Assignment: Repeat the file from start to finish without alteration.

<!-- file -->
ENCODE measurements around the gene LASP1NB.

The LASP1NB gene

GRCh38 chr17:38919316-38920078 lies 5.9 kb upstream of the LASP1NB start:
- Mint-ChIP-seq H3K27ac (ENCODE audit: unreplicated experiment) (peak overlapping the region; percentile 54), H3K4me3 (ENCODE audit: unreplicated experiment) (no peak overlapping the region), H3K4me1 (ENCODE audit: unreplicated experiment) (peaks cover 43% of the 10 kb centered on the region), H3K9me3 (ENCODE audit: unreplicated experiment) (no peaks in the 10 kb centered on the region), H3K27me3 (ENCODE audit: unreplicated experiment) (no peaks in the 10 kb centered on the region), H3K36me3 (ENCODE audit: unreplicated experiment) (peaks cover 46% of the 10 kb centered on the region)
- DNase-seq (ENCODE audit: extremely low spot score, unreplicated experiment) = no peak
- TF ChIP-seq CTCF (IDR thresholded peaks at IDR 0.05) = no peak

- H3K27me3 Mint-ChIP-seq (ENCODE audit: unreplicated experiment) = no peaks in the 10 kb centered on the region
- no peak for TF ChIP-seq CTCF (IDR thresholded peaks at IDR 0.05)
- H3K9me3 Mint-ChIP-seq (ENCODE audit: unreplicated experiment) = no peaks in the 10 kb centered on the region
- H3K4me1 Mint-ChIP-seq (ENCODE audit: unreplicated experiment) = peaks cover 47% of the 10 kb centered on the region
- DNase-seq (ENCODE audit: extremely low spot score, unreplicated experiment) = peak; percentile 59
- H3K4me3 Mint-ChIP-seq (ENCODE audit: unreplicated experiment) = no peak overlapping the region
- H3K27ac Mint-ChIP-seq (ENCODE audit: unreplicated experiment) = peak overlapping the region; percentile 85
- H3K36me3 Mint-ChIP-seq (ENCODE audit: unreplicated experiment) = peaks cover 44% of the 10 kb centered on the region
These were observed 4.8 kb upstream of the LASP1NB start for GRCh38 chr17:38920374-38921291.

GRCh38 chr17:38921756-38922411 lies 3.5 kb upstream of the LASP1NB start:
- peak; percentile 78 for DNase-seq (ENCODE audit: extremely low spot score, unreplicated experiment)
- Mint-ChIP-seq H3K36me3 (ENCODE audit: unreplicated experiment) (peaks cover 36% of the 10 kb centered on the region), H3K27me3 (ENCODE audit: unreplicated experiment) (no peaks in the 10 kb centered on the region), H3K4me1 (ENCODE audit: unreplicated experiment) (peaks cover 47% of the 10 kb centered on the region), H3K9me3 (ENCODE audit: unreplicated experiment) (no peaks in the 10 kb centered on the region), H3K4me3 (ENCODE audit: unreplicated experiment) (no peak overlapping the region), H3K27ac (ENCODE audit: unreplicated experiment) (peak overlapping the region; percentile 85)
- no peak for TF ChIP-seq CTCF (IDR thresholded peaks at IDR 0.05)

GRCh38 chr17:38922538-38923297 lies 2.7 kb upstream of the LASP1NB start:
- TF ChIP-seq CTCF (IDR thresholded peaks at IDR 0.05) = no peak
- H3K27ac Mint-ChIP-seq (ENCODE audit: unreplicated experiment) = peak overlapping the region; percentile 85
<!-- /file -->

ENCODE measurements around the gene LASP1NB.

The LASP1NB gene

GRCh38 chr17:38919316-38920078 lies 5.9 kb upstream of the LASP1NB start:
- Mint-ChIP-seq H3K27ac (ENCODE audit: unreplicated experiment) (peak overlapping the region; percentile 54), H3K4me3 (ENCODE audit: unreplicated experiment) (no peak overlapping the region), H3K4me1 (ENCODE audit: unreplicated experiment) (peaks cover 43% of the 10 kb centered on the region), H3K9me3 (ENCODE audit: unreplicated experiment) (no peaks in the 10 kb centered on the region), H3K27me3 (ENCODE audit: unreplicated experiment) (no peaks in the 10 kb centered on the region), H3K36me3 (ENCODE audit: unreplicated experiment) (peaks cover 46% of the 10 kb centered on the region)
- DNase-seq (ENCODE audit: extremely low spot score, unreplicated experiment) = no peak
- TF ChIP-seq CTCF (IDR thresholded peaks at IDR 0.05) = no peak

- H3K27me3 Mint-ChIP-seq (ENCODE audit: unreplicated experiment) = no peaks in the 10 kb centered on the region
- no peak for TF ChIP-seq CTCF (IDR thresholded peaks at IDR 0.05)
- H3K9me3 Mint-ChIP-seq (ENCODE audit: unreplicated experiment) = no peaks in the 10 kb centered on the region
- H3K4me1 Mint-ChIP-seq (ENCODE audit: unreplicated experiment) = peaks cover 47% of the 10 kb centered on the region
- DNase-seq (ENCODE audit: extremely low spot score, unreplicated experiment) = peak; percentile 59
- H3K4me3 Mint-ChIP-seq (ENCODE audit: unreplicated experiment) = no peak overlapping the region
- H3K27ac Mint-ChIP-seq (ENCODE audit: unreplicated experiment) = peak overlapping the region; percentile 85
- H3K36me3 Mint-ChIP-seq (ENCODE audit: unreplicated experiment) = peaks cover 44% of the 10 kb centered on the region
These were observed 4.8 kb upstream of the LASP1NB start for GRCh38 chr17:38920374-38921291.

GRCh38 chr17:38921756-38922411 lies 3.5 kb upstream of the LASP1NB start:
- peak; percentile 78 for DNase-seq (ENCODE audit: extremely low spot score, unreplicated experiment)
- Mint-ChIP-seq H3K36me3 (ENCODE audit: unreplicated experiment) (peaks cover 36% of the 10 kb centered on the region), H3K27me3 (ENCODE audit: unreplicated experiment) (no peaks in the 10 kb centered on the region), H3K4me1 (ENCODE audit: unreplicated experiment) (peaks cover 47% of the 10 kb centered on the region), H3K9me3 (ENCODE audit: unreplicated experiment) (no peaks in the 10 kb centered on the region), H3K4me3 (ENCODE audit: unreplicated experiment) (no peak overlapping the region), H3K27ac (ENCODE audit: unreplicated experiment) (peak overlapping the region; percentile 85)
- no peak for TF ChIP-seq CTCF (IDR thresholded peaks at IDR 0.05)

GRCh38 chr17:38922538-38923297 lies 2.7 kb upstream of the LASP1NB start:
- TF ChIP-seq CTCF (IDR thresholded peaks at IDR 0.05) = no peak
- H3K27ac Mint-ChIP-seq (ENCODE audit: unreplicated experiment) = peak overlapping the region; percentile 85